Another of the popular research chemicals available on the Internet of late is Etizolam, which is an analogue of the more traditional benzodiazepines; carrying an almost identical effect profile to its short-acting hypnotic counterparts, such as Xanax. As it stands, etizolam is one of the most popular research chemicals widely available on the Internet – despite this, it remains largely unscheduled worldwide. Continue reading History of Etizolam
Most research chemicals are seen as new drugs, either completely new syntheses or chemicals which have previously lain dormant in the writings of Alexander Shulgin. However, some research chemicals have a much longer history of use in research, illicit and licit use.
AMT is one of these, having been originally discovered by the pharmaceutical manufacturing company Upjohn while researching novel anti-depressants. It saw particular study due to its properties as a MAOI; eventually, a similar drug (the alpha-ethylated homologue of AMT) was made available as an anti-depressant in the USA during the 60s as ‘Monase.’ Curiously, AMT itself was actually available as the anti-depressant ‘Indopan,’ sold in the Soviet Union between the 60s and the 80s, when it was phased out due to its tendency for interesting side-effects. Continue reading AMT – The Classic Research Chemical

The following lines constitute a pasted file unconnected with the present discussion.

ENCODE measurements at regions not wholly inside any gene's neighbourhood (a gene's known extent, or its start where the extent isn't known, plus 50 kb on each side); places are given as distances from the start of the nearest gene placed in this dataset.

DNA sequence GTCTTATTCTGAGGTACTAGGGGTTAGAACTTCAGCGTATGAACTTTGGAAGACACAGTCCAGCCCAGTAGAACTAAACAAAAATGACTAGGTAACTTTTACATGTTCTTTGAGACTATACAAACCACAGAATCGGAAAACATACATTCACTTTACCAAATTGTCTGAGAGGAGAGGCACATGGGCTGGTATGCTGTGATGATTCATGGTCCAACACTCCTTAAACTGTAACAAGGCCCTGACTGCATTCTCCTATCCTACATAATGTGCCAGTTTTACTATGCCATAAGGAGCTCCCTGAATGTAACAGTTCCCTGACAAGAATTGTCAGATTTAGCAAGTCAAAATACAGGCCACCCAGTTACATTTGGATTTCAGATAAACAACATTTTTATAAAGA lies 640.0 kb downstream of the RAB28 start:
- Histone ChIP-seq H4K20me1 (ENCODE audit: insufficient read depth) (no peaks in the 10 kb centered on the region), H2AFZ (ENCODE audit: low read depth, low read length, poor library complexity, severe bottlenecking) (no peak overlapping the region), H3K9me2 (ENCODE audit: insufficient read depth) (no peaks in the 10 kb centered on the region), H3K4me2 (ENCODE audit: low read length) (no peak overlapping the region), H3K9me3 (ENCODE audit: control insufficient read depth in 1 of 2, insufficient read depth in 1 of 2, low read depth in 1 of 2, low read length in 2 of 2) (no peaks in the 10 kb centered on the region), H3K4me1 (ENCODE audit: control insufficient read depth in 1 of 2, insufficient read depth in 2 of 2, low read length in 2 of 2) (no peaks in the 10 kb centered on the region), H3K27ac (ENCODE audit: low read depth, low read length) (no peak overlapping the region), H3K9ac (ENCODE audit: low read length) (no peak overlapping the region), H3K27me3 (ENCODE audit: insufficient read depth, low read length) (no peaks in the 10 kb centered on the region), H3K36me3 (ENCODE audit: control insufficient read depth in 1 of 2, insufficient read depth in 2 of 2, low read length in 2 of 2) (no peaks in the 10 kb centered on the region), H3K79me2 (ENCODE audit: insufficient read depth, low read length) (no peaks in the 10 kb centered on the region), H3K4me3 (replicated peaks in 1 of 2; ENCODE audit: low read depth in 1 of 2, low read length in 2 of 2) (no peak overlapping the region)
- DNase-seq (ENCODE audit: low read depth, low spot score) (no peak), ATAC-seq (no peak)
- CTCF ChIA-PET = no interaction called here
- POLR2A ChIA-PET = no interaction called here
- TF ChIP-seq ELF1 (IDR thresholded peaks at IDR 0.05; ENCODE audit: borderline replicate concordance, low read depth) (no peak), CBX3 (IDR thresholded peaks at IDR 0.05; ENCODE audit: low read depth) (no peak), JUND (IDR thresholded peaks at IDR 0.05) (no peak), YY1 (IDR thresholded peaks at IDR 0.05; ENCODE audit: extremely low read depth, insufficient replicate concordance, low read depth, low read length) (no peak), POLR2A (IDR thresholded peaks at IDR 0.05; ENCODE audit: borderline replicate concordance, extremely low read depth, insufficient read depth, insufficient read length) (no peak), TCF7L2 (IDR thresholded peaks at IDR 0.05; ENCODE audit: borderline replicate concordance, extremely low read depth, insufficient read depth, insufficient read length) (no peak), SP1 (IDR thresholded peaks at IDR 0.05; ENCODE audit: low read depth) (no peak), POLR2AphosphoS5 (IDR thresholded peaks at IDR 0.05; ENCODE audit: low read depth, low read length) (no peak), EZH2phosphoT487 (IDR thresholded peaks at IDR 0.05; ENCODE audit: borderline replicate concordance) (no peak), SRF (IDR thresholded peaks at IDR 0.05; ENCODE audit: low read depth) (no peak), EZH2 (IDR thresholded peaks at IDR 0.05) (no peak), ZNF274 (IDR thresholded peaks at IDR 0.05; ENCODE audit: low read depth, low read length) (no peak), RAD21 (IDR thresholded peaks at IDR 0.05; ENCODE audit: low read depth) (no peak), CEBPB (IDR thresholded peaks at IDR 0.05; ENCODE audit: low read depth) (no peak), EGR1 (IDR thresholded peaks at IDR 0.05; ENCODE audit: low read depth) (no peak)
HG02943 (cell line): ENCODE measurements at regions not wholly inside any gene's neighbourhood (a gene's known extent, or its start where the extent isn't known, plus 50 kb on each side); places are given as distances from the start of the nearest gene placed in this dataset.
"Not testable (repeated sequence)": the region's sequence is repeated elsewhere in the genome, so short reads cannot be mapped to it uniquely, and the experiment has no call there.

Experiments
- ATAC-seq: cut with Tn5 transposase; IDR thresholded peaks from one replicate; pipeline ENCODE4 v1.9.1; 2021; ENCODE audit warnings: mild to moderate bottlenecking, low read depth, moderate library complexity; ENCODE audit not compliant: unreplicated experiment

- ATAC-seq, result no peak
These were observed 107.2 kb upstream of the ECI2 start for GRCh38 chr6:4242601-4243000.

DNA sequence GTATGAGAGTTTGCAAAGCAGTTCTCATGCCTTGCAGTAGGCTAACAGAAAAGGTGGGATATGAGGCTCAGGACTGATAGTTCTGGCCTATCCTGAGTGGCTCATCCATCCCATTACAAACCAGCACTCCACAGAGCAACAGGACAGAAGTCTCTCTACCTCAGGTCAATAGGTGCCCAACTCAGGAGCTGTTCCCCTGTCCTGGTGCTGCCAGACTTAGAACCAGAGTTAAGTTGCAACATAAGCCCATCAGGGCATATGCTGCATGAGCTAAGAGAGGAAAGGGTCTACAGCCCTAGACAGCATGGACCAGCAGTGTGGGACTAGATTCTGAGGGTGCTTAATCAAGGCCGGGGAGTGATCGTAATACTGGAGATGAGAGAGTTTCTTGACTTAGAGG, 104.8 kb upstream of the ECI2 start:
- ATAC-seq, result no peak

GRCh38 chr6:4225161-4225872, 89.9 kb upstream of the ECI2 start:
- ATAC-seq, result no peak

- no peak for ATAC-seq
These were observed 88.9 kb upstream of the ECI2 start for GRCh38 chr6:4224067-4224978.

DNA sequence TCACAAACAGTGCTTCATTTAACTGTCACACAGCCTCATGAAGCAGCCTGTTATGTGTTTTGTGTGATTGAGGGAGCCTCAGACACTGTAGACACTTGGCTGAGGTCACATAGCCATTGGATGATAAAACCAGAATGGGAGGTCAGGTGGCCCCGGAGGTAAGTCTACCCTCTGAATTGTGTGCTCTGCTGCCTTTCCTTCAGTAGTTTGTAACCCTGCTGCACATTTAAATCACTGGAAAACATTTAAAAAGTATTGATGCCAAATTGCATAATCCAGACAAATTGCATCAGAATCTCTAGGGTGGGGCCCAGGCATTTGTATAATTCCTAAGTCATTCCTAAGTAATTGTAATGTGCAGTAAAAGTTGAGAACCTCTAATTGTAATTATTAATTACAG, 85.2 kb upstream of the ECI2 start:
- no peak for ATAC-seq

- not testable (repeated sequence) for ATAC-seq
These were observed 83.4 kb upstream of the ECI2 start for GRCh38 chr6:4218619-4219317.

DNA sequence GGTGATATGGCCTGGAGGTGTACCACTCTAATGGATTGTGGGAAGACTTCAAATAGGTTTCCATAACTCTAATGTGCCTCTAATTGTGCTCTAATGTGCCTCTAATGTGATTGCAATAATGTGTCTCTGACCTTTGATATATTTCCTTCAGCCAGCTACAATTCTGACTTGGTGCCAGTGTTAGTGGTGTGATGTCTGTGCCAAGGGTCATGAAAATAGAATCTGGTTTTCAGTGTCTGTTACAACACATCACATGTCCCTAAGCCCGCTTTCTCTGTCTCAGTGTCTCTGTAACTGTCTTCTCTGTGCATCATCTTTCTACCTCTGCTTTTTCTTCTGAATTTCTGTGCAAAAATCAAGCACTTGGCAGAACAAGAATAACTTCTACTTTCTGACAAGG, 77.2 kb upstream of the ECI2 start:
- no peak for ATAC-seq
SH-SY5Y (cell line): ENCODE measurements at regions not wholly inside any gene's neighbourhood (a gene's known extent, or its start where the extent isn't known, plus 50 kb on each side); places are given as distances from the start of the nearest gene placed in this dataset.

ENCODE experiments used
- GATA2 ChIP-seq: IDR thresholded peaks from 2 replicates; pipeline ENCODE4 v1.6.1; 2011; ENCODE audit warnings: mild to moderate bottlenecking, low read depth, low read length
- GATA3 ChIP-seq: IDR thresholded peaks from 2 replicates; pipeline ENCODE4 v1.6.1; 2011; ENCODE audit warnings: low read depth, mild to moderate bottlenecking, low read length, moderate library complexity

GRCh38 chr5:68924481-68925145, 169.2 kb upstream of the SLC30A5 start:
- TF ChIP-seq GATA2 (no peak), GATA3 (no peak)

The United Nations’ organisation dealing in health research and recommendations, the World Health Organisation, recently published a report which recommended worldwide decriminalisation of personal drug use. Continue reading World Health Organisation Supports Worldwide Decriminalisation of Drug Use
In recent times the drug community has been combating prohibition by releasing research chemicals – new drugs, which are often analogues closely related to well-known recreational chemicals outlawed by the establishment. The research chemicals which become successful, do so in a big way, since with the advent of the Web we see cheap and easy access to these grey-area chemicals. Continue reading The Story of AL-LAD
A video recently released by Amber Lyon of reset.me makes a well presented case for the medicinal use of psychedelics in modern society, extolling its virtues while simultaneously dispelling prevalent myths about the physical danger of of taking the drugs.